Mobile Money for Health Case Study: Accredited Social Health Activists (India)
Categories: Digital Finance, Human Resources for Health, Maternal, Neonatal and Child Health (MNCH), Publications
Resource Type: Case Studies
Authors: Health Finance and Governance (HFG)
This case study is one of 14 case studies profiled in the Mobile Money for Health Case Study Compendium.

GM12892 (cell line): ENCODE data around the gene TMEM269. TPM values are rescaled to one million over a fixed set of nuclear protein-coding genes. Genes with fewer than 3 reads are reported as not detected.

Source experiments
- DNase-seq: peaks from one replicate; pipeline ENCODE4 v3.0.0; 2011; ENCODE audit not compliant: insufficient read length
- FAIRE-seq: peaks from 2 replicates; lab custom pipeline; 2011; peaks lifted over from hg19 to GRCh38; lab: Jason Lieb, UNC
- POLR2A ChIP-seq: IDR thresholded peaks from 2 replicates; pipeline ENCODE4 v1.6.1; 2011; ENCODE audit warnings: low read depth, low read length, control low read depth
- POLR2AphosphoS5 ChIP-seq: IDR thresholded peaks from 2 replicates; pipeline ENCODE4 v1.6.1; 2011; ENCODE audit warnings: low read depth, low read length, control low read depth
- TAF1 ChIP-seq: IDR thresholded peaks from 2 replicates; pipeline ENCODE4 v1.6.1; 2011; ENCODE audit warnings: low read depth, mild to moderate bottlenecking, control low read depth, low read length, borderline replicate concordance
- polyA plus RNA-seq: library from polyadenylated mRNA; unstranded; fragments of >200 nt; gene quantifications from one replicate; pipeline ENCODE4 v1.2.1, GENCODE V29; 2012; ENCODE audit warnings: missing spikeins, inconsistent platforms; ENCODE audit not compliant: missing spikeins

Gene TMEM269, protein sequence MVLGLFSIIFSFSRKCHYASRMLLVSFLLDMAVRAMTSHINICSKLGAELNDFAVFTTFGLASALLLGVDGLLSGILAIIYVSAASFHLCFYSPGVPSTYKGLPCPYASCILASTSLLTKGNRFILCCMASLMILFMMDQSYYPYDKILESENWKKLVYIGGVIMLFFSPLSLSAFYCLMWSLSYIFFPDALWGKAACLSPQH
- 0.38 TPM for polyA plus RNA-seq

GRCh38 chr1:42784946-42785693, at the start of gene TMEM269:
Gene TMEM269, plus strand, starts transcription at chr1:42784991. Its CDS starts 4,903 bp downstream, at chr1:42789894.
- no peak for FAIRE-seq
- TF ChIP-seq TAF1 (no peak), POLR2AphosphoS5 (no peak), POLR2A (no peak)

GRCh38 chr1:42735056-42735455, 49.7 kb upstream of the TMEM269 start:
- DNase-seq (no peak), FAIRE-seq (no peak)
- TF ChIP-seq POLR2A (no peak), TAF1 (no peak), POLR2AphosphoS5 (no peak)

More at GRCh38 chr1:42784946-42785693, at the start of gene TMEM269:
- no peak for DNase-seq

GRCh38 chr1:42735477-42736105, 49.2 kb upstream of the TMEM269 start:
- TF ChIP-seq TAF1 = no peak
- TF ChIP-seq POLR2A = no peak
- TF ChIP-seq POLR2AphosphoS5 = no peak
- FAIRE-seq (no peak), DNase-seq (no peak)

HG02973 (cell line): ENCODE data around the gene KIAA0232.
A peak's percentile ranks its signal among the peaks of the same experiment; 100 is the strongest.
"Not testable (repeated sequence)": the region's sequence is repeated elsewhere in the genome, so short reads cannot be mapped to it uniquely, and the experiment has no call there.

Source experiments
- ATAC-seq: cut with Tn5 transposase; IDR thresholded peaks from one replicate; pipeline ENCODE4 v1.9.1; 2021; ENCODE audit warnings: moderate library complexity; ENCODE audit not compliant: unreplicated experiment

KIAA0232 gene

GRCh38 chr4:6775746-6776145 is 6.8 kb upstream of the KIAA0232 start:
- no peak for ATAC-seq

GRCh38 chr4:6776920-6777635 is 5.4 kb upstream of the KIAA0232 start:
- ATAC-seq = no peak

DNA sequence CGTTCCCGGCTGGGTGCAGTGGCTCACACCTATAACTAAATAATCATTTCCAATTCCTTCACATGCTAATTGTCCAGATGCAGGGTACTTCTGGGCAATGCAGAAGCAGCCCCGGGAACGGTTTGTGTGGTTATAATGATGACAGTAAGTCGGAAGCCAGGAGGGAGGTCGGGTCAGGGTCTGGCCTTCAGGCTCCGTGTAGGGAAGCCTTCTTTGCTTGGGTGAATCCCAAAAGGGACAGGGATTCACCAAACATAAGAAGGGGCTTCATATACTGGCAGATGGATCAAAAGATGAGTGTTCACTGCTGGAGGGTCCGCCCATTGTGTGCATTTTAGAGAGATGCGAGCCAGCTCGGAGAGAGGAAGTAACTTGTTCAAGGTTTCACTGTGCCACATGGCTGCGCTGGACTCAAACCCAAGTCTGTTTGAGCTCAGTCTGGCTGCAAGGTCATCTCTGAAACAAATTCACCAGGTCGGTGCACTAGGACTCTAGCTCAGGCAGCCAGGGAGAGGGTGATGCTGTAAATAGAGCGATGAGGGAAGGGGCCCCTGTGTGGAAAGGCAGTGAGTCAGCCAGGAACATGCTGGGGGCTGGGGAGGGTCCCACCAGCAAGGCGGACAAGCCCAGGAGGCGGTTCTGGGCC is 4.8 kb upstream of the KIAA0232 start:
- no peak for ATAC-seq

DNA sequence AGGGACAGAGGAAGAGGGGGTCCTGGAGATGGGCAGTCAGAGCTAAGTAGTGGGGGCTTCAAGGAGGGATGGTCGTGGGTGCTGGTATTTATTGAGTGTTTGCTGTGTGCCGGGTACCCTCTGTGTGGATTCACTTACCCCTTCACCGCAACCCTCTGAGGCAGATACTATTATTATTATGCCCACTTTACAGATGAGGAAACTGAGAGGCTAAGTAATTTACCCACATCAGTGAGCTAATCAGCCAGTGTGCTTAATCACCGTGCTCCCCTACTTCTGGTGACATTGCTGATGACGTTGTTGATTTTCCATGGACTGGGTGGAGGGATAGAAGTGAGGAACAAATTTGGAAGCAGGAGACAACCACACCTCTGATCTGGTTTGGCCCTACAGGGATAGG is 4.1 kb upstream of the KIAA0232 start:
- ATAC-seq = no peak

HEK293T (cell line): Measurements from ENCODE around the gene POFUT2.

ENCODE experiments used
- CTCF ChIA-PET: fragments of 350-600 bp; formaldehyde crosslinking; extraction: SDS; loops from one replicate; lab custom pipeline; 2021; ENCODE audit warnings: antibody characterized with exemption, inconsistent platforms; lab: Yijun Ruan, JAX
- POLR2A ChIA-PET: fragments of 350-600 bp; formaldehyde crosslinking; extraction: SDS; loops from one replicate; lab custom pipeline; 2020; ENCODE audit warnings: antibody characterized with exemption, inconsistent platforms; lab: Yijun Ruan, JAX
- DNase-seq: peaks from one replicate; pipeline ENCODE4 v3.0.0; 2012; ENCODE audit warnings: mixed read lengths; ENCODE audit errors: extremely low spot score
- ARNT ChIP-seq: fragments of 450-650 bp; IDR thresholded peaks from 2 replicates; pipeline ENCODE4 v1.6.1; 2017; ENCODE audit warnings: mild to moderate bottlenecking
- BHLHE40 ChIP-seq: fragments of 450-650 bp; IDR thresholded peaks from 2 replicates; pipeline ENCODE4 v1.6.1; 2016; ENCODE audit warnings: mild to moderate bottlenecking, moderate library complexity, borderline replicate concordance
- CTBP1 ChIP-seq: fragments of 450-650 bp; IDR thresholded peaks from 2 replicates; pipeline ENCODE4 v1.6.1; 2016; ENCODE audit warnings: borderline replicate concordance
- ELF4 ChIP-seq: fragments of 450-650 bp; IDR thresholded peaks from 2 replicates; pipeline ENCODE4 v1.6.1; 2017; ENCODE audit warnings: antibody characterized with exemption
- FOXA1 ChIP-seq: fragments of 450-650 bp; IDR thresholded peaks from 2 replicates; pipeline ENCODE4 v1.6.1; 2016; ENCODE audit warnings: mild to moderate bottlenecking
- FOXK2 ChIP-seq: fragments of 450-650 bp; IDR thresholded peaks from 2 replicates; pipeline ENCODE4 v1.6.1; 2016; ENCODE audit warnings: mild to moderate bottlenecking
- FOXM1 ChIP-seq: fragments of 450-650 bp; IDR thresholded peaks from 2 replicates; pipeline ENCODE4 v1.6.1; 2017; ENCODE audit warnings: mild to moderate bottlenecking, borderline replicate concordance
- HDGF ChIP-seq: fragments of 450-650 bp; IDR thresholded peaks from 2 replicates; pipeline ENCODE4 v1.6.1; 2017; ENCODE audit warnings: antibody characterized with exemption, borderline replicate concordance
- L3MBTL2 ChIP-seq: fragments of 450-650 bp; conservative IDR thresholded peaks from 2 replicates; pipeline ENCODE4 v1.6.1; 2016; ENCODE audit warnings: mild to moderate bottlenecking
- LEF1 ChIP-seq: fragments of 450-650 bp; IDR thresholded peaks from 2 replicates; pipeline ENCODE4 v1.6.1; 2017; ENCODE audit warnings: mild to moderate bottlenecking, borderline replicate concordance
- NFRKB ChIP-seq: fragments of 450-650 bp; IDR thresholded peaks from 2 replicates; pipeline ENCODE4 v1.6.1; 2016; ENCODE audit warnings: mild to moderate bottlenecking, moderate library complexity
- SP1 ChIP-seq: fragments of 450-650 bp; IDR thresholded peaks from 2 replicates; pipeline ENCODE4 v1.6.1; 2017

The ASHA program was conceived and funded by the Indian National Rural Health Mission (NHRM) in an effort to promote public health awareness amongst local, rural populations, and increase the utilization and accountability of existing health services. ASHAs (Accredited Social Health Activists) are trained female community health workers who serve as the primary point of contact for many marginalized members of the Indian population, particularly women and children. They receive basic public health training and are equipped with a standard drug kit, which allows them to deliver first-contact healthcare. Typically, ASHAs are engaged in promoting community health activities between 20 and 25 days out of each month. In return, they receive performance-based incentives for promoting universal immunization, referral and escort services for reproductive and child health and other healthcare programs, and facilitation of delivery at primary health centers.Download